You’ll probably notice some additions to my blog sidebars, too. I went back to the old format again. I’ve added a list of books that I have out of the library right now. This week’s list includes some pottery books. After being ‘excused’ from the course work and going into the workshop, I’m starting to get a little insecure about my pottery knowledge. So I’ve been doing a little reading, which has turned out to be really inspiring and enjoyable.
I also added a list of books that the girl’s are looking at. I told Emma we were going to learn about something this week, and it could be anything we wanted. Then, we’d get some library books out it. She chose flowers, and she’s been carrying around that little field guide all week. Although I think she’s impartial to small books since she brought a book up to me in the library last week and said, "can we try to find some more books that are this size?"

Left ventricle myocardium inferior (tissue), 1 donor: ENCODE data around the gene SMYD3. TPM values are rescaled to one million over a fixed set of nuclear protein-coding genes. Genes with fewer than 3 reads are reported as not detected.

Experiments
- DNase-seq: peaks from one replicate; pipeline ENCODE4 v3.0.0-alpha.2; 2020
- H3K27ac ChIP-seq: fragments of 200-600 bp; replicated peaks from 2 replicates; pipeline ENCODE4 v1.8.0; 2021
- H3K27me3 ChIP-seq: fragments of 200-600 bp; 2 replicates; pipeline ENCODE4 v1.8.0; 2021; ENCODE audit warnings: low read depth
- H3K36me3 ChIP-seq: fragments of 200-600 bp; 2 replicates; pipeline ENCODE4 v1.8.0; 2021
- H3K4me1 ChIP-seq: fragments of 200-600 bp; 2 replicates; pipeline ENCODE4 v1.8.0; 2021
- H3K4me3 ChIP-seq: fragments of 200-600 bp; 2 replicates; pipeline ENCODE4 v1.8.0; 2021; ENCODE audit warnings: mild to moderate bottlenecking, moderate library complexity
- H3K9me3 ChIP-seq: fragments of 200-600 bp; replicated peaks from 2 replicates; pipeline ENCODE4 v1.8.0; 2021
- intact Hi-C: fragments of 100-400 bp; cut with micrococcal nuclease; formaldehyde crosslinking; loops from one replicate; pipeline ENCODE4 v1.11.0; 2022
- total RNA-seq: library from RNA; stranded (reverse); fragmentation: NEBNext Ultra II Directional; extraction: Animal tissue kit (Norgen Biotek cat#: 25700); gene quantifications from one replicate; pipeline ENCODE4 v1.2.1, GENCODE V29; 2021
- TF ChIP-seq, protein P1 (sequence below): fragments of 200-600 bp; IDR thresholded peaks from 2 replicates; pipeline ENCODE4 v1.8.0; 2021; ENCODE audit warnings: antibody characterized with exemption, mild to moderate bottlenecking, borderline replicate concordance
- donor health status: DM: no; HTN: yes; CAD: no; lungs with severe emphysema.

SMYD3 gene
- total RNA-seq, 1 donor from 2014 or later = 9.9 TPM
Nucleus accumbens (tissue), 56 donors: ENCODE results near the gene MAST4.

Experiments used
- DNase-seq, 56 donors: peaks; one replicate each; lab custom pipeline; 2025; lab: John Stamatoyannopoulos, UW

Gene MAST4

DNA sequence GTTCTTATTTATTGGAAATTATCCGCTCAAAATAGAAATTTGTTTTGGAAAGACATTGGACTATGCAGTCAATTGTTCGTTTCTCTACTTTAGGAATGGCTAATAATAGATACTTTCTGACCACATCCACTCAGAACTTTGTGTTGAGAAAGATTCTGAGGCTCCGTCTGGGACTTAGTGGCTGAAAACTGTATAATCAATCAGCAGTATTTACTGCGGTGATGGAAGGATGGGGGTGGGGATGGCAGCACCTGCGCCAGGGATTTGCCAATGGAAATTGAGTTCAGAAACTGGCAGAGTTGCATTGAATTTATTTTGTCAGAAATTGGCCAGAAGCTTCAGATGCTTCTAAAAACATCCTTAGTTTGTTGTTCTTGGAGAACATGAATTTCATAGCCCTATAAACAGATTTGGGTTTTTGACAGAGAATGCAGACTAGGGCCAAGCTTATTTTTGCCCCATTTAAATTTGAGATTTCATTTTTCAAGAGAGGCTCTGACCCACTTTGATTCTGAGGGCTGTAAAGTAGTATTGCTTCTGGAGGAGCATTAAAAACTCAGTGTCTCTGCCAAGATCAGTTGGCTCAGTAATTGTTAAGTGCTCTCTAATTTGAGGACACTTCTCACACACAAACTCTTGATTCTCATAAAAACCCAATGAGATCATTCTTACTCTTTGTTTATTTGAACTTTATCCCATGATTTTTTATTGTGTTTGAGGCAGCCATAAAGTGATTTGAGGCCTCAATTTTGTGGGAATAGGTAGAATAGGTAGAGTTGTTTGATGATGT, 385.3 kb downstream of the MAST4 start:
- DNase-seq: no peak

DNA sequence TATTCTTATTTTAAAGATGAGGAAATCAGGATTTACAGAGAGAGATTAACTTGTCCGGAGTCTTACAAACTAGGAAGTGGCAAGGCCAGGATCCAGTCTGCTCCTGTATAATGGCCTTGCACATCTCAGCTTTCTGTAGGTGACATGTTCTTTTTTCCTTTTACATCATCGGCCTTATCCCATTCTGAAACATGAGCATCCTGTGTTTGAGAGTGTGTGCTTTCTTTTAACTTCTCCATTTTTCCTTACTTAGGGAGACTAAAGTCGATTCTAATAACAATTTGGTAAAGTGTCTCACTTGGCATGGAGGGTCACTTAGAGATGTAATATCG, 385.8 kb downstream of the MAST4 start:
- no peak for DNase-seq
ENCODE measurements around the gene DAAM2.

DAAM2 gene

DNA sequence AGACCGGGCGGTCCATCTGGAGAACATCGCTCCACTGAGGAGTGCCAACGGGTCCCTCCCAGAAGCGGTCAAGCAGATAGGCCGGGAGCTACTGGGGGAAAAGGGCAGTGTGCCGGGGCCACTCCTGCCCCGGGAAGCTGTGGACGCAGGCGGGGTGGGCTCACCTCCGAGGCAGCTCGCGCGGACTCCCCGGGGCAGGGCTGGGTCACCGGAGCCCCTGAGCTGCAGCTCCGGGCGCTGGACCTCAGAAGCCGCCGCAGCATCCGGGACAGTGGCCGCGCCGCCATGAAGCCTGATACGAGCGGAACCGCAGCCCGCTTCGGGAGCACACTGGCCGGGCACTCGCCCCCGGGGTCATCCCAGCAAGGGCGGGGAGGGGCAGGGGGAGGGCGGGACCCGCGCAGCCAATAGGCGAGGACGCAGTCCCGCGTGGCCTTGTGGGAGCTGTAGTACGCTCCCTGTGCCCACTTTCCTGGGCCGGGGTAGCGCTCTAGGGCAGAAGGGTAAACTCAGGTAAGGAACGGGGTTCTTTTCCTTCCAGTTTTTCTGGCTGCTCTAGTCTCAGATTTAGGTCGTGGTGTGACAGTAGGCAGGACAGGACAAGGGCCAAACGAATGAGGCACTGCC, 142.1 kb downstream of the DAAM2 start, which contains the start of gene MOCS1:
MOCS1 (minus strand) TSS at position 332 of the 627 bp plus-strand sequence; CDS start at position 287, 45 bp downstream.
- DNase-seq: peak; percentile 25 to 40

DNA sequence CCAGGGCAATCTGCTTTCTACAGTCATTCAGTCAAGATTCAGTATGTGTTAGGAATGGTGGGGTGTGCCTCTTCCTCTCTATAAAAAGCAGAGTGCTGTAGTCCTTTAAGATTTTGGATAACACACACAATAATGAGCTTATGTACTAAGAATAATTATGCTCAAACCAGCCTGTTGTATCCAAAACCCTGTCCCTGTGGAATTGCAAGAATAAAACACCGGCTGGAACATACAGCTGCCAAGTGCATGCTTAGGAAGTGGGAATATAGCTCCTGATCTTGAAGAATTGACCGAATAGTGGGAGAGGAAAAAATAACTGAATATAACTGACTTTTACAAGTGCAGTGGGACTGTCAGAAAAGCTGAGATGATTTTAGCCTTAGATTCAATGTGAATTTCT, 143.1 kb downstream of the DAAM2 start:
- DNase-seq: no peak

Speaking of books and children, I read something in Real Simple’s Family special addition magazine this month that has me thinking. Some specialist on readding…(sorry, it’s not in front of me right now) reccommended that as parents, we do not censor the things that our chidren read. If they want to pick up a book about Barney or Barbie, let them do it. As long as they are reading, it’s all that matters. She says not to force the classics down their throats or try to dictate what they are or are not reading. Now, at first I could see her point, but the more I thought about it, the more I disagreed. I think it’s a lot like television and the shows we allow our kids to watch. If you let your children watch junk, they are going to want to watch more and more of it. It’s easy. It’s completely catered to them and their little innocent minds. Somehow those television producers know exactly what hooks our children and it makes them only want to watch more–and if left to their own channel surfing kids would end up only watching the junk like Teletubbies and My Little Pony cartoons.